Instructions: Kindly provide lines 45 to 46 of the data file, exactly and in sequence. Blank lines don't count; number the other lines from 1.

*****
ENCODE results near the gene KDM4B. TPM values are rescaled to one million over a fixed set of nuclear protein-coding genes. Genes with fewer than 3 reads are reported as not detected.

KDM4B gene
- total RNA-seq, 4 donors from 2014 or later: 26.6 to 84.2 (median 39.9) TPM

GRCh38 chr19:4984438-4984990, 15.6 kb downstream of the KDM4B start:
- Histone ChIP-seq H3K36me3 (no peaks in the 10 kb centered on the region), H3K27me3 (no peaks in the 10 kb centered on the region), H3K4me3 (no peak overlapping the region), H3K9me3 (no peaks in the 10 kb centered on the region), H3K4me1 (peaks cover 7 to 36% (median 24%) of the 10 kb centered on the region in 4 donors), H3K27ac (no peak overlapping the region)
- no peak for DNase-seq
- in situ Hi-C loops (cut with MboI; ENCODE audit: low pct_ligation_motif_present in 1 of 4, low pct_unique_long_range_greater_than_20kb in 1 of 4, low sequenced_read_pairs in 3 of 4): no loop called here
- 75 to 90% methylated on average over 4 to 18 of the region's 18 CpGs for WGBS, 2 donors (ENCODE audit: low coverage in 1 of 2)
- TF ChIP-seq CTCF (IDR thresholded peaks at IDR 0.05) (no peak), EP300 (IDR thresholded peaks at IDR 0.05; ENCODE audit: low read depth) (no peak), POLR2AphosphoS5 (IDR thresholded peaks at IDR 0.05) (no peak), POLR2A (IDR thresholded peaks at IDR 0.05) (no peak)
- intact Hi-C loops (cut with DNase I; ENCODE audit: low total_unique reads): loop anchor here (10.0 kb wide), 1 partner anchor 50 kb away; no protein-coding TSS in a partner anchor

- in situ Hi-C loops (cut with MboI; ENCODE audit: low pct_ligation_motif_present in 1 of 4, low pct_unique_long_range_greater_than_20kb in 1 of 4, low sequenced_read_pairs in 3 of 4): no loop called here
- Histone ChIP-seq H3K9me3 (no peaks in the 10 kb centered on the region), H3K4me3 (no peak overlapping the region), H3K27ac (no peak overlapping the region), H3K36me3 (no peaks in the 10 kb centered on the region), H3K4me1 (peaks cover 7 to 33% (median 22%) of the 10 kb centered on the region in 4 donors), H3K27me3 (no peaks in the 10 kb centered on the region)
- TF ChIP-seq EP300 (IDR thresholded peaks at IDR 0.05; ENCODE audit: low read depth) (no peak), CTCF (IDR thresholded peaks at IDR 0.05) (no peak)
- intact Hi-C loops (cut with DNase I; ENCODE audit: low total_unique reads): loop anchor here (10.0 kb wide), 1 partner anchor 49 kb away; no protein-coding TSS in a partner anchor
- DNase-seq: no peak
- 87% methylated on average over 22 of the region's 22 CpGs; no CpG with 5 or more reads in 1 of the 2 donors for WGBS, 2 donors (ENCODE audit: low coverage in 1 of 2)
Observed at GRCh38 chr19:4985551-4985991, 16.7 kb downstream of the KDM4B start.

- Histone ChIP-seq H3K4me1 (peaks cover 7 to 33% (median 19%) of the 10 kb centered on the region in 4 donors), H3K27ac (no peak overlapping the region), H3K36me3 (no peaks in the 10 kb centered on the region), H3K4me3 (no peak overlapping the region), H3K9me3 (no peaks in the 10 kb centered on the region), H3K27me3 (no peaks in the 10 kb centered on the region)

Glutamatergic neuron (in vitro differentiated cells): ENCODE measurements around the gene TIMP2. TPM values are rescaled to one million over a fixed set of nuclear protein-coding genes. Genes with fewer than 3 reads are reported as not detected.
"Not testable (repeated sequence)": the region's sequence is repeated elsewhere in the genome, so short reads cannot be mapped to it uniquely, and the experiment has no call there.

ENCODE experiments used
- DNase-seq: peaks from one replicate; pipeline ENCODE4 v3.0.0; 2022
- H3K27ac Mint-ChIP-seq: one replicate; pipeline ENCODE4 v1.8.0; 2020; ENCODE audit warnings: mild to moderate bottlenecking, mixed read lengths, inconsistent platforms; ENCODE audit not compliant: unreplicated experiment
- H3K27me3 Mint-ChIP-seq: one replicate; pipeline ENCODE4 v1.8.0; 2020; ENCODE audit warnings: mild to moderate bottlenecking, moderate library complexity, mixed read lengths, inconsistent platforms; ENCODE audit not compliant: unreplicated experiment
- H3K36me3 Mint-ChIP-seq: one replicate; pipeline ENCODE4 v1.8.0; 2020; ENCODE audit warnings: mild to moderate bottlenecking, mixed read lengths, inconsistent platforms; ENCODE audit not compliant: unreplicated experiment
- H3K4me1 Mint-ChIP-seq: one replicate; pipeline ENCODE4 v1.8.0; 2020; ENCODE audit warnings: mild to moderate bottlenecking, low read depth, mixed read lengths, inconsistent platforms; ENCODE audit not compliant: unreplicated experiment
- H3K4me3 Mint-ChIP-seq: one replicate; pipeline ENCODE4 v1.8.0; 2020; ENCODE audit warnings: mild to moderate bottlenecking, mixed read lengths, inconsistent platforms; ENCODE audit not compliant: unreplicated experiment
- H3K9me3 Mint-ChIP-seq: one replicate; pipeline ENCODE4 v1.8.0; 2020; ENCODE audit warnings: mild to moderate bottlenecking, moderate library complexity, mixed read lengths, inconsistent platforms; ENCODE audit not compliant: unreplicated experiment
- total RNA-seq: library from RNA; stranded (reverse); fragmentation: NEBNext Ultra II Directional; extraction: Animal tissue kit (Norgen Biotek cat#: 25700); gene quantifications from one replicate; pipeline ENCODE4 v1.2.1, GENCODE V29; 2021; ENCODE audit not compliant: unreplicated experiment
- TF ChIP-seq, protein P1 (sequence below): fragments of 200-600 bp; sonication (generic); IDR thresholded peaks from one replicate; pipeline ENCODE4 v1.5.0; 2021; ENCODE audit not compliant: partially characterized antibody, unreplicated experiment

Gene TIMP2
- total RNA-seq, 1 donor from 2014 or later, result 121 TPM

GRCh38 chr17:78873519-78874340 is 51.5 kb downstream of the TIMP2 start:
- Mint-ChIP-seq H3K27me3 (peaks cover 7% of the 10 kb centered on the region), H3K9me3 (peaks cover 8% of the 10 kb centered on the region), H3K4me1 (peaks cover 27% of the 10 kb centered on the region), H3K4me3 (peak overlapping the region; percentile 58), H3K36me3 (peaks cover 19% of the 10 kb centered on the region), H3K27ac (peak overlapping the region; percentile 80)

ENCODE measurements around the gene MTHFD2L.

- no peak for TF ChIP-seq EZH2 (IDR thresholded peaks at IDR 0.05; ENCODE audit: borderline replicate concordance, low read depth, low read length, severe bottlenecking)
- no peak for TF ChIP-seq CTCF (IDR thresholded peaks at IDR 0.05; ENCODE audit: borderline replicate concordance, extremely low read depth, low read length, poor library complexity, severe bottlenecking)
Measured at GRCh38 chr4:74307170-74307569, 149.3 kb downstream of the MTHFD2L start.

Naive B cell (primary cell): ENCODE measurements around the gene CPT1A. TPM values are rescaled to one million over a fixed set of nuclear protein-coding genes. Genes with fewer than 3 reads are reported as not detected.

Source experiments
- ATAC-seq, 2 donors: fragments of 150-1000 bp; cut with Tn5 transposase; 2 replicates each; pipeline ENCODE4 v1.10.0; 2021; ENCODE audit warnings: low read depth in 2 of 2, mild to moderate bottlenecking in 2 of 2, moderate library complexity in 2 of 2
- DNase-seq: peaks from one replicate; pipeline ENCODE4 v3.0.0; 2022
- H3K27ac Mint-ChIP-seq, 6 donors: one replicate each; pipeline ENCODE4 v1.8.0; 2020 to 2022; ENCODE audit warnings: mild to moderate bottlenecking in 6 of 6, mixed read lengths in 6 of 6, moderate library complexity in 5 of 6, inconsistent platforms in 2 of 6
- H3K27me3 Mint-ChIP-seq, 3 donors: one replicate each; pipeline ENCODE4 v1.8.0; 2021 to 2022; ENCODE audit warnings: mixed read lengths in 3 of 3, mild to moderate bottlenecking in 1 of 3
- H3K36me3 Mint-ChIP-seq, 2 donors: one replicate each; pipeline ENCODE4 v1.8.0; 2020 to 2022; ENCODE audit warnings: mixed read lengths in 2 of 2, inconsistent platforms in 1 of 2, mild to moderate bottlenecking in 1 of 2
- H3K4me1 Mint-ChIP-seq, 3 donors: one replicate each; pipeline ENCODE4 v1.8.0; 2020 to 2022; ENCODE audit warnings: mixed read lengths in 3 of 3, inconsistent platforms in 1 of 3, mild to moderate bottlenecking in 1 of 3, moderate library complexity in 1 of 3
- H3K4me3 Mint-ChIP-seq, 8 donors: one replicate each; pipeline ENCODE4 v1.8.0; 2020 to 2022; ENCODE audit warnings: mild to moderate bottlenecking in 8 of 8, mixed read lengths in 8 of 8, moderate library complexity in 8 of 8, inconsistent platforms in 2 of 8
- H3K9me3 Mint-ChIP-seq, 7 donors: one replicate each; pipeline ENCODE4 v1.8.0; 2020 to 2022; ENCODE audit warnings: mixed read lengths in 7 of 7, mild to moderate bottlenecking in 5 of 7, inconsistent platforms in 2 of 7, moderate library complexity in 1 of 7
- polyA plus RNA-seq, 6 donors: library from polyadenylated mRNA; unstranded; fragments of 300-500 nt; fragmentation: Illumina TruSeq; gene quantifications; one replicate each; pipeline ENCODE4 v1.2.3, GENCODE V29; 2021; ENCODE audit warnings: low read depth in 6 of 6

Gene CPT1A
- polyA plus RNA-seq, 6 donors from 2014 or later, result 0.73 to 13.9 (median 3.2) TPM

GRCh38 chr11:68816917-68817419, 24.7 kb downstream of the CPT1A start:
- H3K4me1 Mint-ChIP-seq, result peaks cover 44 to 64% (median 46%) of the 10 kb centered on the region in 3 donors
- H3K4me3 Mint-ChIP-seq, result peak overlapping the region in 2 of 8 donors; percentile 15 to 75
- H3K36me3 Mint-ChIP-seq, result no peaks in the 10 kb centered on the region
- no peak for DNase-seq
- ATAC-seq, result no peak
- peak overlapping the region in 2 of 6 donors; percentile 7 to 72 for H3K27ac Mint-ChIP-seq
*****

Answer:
- H3K36me3 Mint-ChIP-seq, 2 donors: one replicate each; pipeline ENCODE4 v1.8.0; 2020 to 2022; ENCODE audit warnings: mixed read lengths in 2 of 2, inconsistent platforms in 1 of 2, mild to moderate bottlenecking in 1 of 2
- H3K4me1 Mint-ChIP-seq, 3 donors: one replicate each; pipeline ENCODE4 v1.8.0; 2020 to 2022; ENCODE audit warnings: mixed read lengths in 3 of 3, inconsistent platforms in 1 of 3, mild to moderate bottlenecking in 1 of 3, moderate library complexity in 1 of 3